Teatro Orfeon

Luis Moya 40,
Mexico City

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Additional Info

Architects: Drew Eberson, John Adolph Emil Eberson

Styles: Streamline Moderne

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Ticket Vestibule 1-4-16 photo courtesy Ben Leech of Lancaster

The huge El Cines Teatro Orfeon opened on 30th June 1938. Originally proposed to have a seating capacity of 6,000, it was listed as having 4,628 seats in 1945.

In late-1947 it was closed for a re-modelling to the plans of American architect John Eberson & Drew Eberson, and it re-opened on 12th February 1948 with 3,165 seats. After closing as a full time cinema it stood empty for many years falling into a state of decay and delapidation.

In 1996 it was purchased by production company OCESA Presents and assisted by the Disney Corporation it was given a ‘state of the arts’ full restoration and is now home to large scale stage productions such as Disney’s “Beauty and the Beast” which opened to previews on 28th April 1997, having a first night performance on 8th May 1997 and closing on 28th April 1998.

Contributed by KenRoe

Recent comments (view all 5 comments)

juancarlos3 on December 4, 2004 at 9:30 pm

No tengo gusto de Disney implico con Teatro Orfeon que hacen que va el precio muy arriba no bueno para el ciudadano medio.

Ken Roe
Ken Roe on December 7, 2004 at 11:22 am

aproximate translation of the above:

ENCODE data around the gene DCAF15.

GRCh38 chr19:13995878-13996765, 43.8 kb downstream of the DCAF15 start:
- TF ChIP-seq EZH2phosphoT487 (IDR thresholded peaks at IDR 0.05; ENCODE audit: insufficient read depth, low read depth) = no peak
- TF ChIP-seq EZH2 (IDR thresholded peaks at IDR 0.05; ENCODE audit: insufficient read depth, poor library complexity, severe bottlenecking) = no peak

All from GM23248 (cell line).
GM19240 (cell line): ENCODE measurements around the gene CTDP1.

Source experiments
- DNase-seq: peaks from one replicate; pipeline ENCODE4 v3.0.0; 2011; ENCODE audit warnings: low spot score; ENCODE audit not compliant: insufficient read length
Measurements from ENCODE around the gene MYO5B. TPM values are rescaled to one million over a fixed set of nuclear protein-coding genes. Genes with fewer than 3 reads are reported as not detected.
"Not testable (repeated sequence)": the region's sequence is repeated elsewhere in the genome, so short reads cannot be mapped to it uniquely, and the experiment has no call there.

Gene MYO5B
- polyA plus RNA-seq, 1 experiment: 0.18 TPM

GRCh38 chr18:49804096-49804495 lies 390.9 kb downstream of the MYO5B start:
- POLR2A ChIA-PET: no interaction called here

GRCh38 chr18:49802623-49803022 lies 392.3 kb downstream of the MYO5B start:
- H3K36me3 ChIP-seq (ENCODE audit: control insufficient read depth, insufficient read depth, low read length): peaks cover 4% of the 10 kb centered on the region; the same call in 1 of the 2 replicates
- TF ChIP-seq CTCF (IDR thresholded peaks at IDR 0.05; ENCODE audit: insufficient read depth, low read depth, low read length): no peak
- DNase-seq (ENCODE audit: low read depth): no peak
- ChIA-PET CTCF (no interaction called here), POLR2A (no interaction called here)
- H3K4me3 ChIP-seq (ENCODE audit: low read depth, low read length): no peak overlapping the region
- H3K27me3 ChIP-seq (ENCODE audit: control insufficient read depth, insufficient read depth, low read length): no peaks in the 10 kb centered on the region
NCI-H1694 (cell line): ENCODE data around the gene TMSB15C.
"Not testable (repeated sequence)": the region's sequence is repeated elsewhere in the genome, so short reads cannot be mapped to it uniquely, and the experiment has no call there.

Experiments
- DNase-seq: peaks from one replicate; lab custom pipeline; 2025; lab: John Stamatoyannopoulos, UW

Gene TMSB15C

I do not like Disney and the Teatro Orfeon because the price is too expensive for ordinary citizens.

01081956 on August 8, 2005 at 7:11 pm

Since the showing of “Beauty and the Beast”, the Orfeon has been, apparently, abandoned again. It’s strange, because a lot of money was spent in the OCESA restoration. Perhaps is the fear of a structure failure, because the Orfeon is in a place where earthquakes have left their toll. The Orfeon was a very heavy building (it had three levels when opened, now has only two, and the roof was lowered many years ago); so heavy, in fact, that is actually sunk in the ground: the Luis Moya street shows a noticeable dip as it crosses in front of this building. Anyway it is not used any more (the theater, I mean). Next to this movie theater is another one, also closed: Alfa-Omega, previously known as “Pathé”.

01081956 on August 18, 2005 at 4:48 pm

Let’s continue with descriptions of the Orfeon’s look. The façade was broad and tall, its main feature being a big two-storie bellows-shaped window, slightly swelled in the middle. Below this, a rather unadorned marquee with dark background and white lighted letters announced the films. Above the window stood the theater’s name, in big Art Deco letters. The rest of this façade was rather bereft of decoration, with a row of small rectangular windows at the top, and vertical recessed strips at each side, containing round windows. These were intended to give illumination to the emergency stairs. All in all, a very pure Art Deco façade.